That money was raised in just over four days, following his debate performance Wednesday night through the following weekend.
For comparison, the former teach executive raised $1.7 million through the entire first quarter of 2020, followed by $2.8 million in the second quarter. While those numbers significantly trailed some of his more well-known opponents, the $1 million post-debate bump could push him up the ladder once candidates’ third quarter numbers are released.
According to Montellaro’s report, the Yang campaign earned that $1 million from more than 38,000 unique donors. More than 34,000 of those donors were first-time donors. Those newbies generated 87 percent of the fundraising haul.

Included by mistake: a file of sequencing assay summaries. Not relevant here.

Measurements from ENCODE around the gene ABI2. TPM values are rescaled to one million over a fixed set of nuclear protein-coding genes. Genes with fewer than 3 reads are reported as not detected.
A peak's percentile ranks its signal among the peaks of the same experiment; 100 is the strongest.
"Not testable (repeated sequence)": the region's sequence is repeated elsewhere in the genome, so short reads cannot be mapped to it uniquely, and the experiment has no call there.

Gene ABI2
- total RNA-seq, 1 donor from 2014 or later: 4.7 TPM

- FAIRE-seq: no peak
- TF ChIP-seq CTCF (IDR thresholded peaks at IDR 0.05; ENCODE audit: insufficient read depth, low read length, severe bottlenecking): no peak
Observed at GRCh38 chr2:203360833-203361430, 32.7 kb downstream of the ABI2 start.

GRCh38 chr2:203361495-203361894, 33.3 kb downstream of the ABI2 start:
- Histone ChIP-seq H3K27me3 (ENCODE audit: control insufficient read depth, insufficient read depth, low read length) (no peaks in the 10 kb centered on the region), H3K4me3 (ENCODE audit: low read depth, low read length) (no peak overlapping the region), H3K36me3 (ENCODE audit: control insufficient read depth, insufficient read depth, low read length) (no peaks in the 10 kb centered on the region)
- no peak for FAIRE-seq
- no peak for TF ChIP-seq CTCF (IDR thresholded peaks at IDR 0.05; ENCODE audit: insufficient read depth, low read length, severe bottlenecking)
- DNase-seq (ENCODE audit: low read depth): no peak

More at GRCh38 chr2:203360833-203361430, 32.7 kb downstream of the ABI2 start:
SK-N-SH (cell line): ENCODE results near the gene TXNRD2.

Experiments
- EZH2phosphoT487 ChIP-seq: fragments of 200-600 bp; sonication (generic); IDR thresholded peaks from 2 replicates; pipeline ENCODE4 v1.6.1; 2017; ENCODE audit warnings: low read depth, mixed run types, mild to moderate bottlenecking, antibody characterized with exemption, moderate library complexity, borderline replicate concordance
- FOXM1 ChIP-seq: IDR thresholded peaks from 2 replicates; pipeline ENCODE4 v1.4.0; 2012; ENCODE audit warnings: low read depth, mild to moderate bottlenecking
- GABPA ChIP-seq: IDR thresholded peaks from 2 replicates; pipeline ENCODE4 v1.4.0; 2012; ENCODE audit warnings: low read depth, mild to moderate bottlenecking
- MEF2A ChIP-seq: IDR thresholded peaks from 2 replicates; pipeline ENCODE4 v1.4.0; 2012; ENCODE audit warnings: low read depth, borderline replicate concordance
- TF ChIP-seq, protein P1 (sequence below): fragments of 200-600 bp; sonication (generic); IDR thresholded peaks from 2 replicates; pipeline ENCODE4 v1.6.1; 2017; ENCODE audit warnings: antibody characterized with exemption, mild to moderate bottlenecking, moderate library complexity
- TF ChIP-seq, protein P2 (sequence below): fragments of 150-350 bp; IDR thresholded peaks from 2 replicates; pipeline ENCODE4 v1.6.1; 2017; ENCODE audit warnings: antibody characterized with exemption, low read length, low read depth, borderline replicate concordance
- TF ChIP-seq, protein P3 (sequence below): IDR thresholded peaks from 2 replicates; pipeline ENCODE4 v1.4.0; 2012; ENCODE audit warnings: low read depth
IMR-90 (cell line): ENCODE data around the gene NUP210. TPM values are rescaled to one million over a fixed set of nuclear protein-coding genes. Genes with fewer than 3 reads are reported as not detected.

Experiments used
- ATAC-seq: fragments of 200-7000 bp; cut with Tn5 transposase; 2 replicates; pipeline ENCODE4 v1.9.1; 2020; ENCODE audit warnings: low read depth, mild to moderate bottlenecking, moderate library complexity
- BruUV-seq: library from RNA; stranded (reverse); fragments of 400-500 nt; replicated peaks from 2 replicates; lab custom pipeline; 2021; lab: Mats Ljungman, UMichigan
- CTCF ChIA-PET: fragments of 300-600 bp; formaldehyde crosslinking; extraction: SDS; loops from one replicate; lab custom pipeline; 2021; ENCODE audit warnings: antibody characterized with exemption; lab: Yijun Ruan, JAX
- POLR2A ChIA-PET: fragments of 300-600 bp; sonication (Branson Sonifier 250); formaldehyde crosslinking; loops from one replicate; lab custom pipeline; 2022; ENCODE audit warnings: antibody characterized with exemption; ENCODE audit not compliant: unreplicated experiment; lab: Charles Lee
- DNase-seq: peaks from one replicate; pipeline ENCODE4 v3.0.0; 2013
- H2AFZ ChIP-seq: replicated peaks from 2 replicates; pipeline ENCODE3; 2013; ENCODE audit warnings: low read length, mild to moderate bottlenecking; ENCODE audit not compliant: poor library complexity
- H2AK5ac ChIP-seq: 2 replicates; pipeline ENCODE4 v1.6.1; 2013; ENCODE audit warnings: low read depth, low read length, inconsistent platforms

The signature issue of Yang’s campaign has been his push for a universal basic income — or, as he calls it, a “freedom dividend.” That payment would grant Americans $1,000 per month, regardless of their income status, and would be funded by a 10 percent value-added tax.
The divided would replace many forms of governmental assistance, such as food stamps. But Medicaid, Medicare and Social Security would remain in addition to the dividend. Yang argues those payments will be needed to help out Americans who lose their job as the economy transitions toward more automation.